Can we criminalize the careless?

By: Dave Aronberg, State Attorney, Palm Beach County, Florida

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Dr. Dave Campbell, Chief Medical Correspondent, Morning Joe / MSNBC

Six days after taking a coronavirus test, Senator Rand Paul continued to work at the U.S. Capitol and attended a luncheon with his fellow GOP Senators.  A physician himself, Senator Paul made the decision to continue working and exercising in the Senate gym after showing no symptoms of the illness.  The revelation of his positive test shocked Sen. Paul’s colleagues and prompted rare public rebukes for his conduct from both sides of the aisle.

Palm Beach County residents expressed similar outrage when a retired New York physician awaiting his own test results boarded a JetBlue flight to Palm Beach International Airport.  While on board, the passenger received a text message from his doctor alerting him that he had coronavirus.  The individual notified the flight crew upon landing and agreed to self-quarantine.  ­In response, JetBlue banned him for life for boarding the flight without disclosing to the airline that he was awaiting coronavirus test results.  But this wasn’t enough of a sanction for many local residents, including the other passengers on the flight, who wanted to know if the irresponsible individual could be charged criminally.

During this stressful period, people are understandably concerned about the carelessness of others who ignore the need for social distancing and self-quarantines.  In cases of negligence and intentional misconduct, how can law enforcement and prosecutors hold those accountable who put others at risk of contracting COVID-19?

Many people asked a similar question during the early years of the HIV epidemic.  In response, at least 33 states passed laws to criminalize HIV transmission, including Florida, which makes it a third-degree felony (punishable by up to 5 years in prison) for individuals with HIV to knowingly withhold the information from a sexual partner.  Such laws are now being re-evaluated throughout the country in light of breakthrough treatments for HIV and greater awareness that these laws can increase HIV-related stigma, which can discourage testing and legitimize discrimination.   

Although mandatory notification laws for HIV are commonplace in the U.S., our state and federal statutes relating to the transmission of COVID-19 or other disease epidemics are largely silent. 

An exception is Ohio, where it is a second degree misdemeanor for someone who believes he has a “dangerous, contagious disease” to “knowingly fail to take reasonable measures to prevent exposing himself to other persons.”

In the rest of the country, the closest tool in a prosecutor’s arsenal to criminalize the spread of coronavirus is the charge of “culpable negligence,” which assigns criminal liability for gross acts of negligence that expose others to harm.  This law, however, is an imperfect fit for a new pandemic like coronavirus, as courts usually demand that prosecutors show that someone’s negligence would likely have caused harm to others.  At this stage, there are a lot of unknowns about COVID-19, including the chances of spread and mortality rate.  If someone is charged under culpable negligence for spreading the coronavirus, prosecutors and defense lawyers would need medical experts to testify on the likelihood of contracting the disease from the infected individual in such locations as an airplane, inside a gym or at a caucus luncheon.  Prosecutors would also need to show that the defendant knew or should have known that he had the infectious disease when he acted so recklessly, but this is made more difficult in the absence of widespread COVID-19 testing.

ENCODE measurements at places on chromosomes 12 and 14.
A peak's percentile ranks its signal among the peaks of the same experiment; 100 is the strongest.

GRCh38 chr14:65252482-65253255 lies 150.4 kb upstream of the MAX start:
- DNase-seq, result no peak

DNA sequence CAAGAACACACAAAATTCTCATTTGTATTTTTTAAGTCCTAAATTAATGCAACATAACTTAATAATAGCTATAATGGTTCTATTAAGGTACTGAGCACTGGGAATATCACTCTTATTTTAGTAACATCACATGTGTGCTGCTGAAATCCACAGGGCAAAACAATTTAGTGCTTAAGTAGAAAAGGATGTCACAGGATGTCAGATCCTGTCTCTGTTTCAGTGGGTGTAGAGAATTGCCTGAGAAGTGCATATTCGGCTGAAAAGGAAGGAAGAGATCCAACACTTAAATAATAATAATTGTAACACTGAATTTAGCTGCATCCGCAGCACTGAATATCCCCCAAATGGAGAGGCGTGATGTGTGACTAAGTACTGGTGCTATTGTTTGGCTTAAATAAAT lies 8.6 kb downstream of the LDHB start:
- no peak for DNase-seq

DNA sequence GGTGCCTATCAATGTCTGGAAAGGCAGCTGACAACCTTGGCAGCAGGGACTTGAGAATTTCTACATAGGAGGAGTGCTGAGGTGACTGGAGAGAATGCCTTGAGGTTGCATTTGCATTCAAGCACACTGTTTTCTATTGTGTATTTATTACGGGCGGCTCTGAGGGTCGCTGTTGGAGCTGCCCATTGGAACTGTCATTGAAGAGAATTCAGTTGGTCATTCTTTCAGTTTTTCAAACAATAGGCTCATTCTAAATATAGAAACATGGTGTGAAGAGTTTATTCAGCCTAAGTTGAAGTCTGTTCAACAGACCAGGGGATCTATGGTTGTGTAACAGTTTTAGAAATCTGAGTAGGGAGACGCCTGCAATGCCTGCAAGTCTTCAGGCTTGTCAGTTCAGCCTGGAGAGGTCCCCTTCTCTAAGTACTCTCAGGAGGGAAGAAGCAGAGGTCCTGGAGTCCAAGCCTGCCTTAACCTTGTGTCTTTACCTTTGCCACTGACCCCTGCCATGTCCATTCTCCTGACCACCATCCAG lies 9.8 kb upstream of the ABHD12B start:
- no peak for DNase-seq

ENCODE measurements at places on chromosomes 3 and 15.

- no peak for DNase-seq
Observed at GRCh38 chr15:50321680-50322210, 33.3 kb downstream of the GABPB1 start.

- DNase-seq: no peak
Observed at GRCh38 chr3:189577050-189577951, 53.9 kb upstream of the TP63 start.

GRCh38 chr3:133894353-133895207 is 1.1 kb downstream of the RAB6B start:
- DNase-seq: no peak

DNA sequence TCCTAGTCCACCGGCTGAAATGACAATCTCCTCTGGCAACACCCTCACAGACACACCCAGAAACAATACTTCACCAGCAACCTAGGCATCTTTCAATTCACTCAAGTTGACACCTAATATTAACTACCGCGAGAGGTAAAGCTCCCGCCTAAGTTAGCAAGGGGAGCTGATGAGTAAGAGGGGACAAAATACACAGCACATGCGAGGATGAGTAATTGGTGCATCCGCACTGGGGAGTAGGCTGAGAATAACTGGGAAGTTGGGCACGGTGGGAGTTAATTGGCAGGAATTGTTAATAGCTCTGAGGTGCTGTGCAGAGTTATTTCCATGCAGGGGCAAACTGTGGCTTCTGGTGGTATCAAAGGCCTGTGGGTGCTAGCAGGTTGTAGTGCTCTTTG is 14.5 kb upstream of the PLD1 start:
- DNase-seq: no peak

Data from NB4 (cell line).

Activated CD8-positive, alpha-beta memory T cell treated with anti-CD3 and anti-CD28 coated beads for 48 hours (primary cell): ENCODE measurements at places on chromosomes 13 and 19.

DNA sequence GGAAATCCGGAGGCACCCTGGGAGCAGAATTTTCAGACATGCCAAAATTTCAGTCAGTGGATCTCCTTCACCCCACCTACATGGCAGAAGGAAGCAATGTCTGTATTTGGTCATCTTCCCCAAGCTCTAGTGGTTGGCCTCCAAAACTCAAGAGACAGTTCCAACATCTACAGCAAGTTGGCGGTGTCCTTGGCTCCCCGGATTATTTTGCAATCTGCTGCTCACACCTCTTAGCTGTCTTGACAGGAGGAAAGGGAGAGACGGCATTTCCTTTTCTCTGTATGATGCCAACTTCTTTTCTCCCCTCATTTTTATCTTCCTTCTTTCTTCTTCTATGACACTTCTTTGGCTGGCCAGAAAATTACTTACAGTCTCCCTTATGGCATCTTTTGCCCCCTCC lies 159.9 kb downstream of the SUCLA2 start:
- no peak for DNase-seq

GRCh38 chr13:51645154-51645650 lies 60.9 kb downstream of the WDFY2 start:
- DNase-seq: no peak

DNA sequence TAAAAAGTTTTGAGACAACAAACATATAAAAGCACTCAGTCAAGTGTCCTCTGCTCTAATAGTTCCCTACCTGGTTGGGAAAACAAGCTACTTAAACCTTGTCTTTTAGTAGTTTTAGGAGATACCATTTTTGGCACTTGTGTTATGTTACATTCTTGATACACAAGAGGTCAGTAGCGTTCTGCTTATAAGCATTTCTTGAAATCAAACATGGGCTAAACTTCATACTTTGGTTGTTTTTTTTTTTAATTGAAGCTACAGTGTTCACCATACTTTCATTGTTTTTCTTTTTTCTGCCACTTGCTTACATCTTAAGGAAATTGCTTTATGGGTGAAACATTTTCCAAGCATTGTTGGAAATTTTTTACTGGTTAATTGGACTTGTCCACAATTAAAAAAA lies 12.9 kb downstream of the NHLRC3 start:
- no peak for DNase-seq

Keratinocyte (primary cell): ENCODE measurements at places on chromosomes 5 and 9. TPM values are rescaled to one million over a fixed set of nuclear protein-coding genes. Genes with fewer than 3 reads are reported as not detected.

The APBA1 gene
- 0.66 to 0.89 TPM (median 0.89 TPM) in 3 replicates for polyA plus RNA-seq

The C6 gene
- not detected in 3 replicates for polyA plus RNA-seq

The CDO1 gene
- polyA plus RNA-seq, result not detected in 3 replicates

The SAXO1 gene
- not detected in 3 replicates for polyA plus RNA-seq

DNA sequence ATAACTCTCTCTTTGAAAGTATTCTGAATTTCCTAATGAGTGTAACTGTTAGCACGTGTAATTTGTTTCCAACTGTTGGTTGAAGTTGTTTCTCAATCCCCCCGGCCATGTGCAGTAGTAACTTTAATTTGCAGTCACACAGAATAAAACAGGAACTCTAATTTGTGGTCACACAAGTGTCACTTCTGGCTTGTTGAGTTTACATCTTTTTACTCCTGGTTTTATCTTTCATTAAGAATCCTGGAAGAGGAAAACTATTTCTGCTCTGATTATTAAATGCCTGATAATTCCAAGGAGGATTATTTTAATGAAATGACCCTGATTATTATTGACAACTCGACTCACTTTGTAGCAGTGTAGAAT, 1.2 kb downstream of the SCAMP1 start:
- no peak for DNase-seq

It is much easier for prosecutors to charge someone with violating a quarantine order, which is also a misdemeanor and more cut and dry – either the defendant was in his quarantine location or he was not –  than dissecting an infected individual’s decision making to show culpable negligence.  It’s also easier to prosecute those who intentionally try to spread the disease, such as the uncooperative domestic battery suspect in the Orlando area who shouted “I have the coronavirus” and coughed large amounts of saliva directly onto a paramedic’s face.  That individual is now facing felony charges of battery on a paramedic. 

At the federal level, the Department of Justice recently notified its prosecutors that the coronavirus meets the statutory definition of a biological agent, which means that anyone threatening or attempting to spread the disease can be charged with terrorism crimes.  This comes after the FBI issued an alert that infected white supremacists may attempt to use spray bottles to spread their bodily fluids to cops and Jews. 

We are living in unchartered territory, as the COVID-19 pandemic snuck up on many of us.  Legislators around the country should review and modernize our criminal laws to reflect the realities of today.  But in so doing, we must learn from our experience with the criminalization of HIV transmission and ensure that any new law does not have the unintended consequence of making us less safe.  The harm of adding to a Scarlet Letter C stigma that would deter people from getting tested for coronavirus needs to be balanced against the understandable desire to hold reckless individuals accountable.  As representatives of the people who write the laws, it will be up to legislators to make these difficult choices.  Until then, prosecutors will continue to apply existing laws to new and evolving circumstances. 

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